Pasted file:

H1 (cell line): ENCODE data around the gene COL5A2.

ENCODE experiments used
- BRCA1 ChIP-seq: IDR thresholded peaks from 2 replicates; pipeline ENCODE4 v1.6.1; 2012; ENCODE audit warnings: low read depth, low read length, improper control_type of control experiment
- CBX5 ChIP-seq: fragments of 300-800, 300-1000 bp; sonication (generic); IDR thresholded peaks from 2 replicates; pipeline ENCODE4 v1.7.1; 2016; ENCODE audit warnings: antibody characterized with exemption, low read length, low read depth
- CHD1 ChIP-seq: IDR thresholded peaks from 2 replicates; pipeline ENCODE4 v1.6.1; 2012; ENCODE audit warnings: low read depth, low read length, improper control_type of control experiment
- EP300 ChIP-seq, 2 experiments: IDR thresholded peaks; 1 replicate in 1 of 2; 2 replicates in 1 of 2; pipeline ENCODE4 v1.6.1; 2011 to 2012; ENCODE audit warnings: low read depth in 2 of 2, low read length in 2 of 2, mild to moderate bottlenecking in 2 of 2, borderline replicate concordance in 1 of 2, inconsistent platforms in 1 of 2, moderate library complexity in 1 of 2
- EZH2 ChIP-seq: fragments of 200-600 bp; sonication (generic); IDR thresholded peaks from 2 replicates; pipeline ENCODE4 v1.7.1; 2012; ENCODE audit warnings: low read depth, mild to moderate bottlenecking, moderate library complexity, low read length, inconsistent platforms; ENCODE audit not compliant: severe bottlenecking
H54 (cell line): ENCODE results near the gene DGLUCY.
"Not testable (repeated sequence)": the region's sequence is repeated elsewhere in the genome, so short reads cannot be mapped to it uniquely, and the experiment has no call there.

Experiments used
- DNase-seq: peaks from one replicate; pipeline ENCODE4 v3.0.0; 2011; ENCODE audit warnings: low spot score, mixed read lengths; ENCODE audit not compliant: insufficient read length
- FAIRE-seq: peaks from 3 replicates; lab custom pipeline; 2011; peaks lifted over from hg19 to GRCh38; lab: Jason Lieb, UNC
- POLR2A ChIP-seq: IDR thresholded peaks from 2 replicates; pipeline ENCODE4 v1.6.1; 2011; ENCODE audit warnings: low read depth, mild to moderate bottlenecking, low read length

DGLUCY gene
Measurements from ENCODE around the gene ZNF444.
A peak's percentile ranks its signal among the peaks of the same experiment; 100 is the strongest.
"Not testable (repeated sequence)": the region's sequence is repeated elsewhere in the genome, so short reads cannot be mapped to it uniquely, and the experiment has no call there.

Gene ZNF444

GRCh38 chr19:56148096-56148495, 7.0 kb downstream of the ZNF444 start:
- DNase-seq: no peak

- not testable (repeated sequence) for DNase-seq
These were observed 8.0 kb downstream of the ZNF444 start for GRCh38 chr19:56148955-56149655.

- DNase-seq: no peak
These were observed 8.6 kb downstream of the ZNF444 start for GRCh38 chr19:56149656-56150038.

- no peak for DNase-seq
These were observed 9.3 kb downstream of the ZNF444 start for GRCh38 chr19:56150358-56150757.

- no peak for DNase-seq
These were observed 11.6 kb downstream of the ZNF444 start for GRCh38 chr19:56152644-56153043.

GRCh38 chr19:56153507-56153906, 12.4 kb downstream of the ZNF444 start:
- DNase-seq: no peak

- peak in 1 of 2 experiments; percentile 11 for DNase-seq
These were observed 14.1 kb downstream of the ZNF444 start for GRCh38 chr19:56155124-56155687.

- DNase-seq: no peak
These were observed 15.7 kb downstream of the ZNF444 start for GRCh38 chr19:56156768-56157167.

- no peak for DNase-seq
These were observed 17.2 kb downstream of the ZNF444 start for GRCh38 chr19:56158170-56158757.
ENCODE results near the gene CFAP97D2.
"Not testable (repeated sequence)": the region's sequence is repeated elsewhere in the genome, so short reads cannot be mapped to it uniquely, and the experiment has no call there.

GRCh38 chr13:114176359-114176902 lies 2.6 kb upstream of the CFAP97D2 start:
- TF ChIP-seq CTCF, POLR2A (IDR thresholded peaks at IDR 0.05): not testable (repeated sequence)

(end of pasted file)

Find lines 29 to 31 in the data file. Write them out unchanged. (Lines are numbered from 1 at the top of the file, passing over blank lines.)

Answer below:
GRCh38 chr19:56153507-56153906, 12.4 kb downstream of the ZNF444 start:
- DNase-seq: no peak

- peak in 1 of 2 experiments; percentile 11 for DNase-seq